Ervin Laszlo: Contact with Extraterrestials soon 2
- uploaded: Jun 2, 2008
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Dutch Journalist Tessa Koop interviews Ervin Laszlo. Ervin is a scientist, writer, philosopher & musician.
In part 2 breaking news about UFO - official contact being prepared? The interview is about the living universe, 2012, poleshift, transformation of time, an internet university. Though controversial, Ervin already was invited to talk at Yale University.
Ervin LÃ¡szlÃ³ (born 1932 in Budapest, Hungary) is a Hungarian philosopher of science, systems theorist, integral theorist, and classical pianist. He has published about 75 books and over 400 papers, and is editor of World Futures: The Journal of General Evolution.. Moreover, he has recorded several piano concertos.
In 1993, in response to his experience with the Club of Rome, he founded the Club of Budapest to, in his words, "center attention on the evolution of human values and consciousness as the crucial factors in changing course â?? from a race toward degradation, polarization, and disaster to a rethinking of values and priorities so as to navigate today's transformation in the direction of humanism, ethics, and global sustainability".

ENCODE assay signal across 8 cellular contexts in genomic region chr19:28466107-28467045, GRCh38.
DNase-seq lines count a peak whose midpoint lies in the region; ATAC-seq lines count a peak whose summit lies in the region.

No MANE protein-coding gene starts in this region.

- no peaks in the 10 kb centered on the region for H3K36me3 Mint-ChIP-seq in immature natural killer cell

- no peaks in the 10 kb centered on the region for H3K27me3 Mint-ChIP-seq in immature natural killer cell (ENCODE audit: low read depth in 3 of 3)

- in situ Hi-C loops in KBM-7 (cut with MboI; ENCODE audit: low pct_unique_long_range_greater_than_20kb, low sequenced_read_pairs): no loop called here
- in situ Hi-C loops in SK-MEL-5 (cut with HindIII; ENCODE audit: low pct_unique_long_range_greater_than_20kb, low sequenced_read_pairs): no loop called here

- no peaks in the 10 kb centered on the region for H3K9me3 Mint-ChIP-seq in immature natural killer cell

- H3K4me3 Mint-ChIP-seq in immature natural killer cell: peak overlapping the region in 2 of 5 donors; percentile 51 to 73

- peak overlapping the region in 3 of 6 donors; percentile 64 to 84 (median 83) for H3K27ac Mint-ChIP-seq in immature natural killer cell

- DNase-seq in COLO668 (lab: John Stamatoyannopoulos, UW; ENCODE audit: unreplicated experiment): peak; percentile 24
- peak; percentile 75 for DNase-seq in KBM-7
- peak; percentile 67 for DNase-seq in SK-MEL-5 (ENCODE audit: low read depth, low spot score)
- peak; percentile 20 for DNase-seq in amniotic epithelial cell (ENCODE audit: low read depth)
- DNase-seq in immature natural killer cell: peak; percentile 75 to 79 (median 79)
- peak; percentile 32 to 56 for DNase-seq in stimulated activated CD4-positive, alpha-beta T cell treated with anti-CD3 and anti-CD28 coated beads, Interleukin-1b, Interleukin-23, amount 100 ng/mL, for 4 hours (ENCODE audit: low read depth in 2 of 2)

His 2004 book, Science and the Akashic Field: An Integral Theory of Everything posits a field of information as the substance of the cosmos. Using the Sanskrit and Vedic term for "space", Akasha, he calls this information field the "Akashic field" or "A-field". He posits that the "quantum vacuum" (see Vacuum state) is the fundamental energy and information-carrying field that informs not just the current universe, but all universes past and present (collectively, the "Metaverse"). LÃ¡szlÃ³ describes how such an informational field can explain why our universe is so improbably fine-tuned as to form galaxies and conscious lifeforms; and why evolution is an informed, not random, process. He believes that the hypothesis solves several problems that emerge from quantum physics, especially nonlocality and quantum entanglement. He also sees his hypothesis as solving the perennial disputes between science and religion.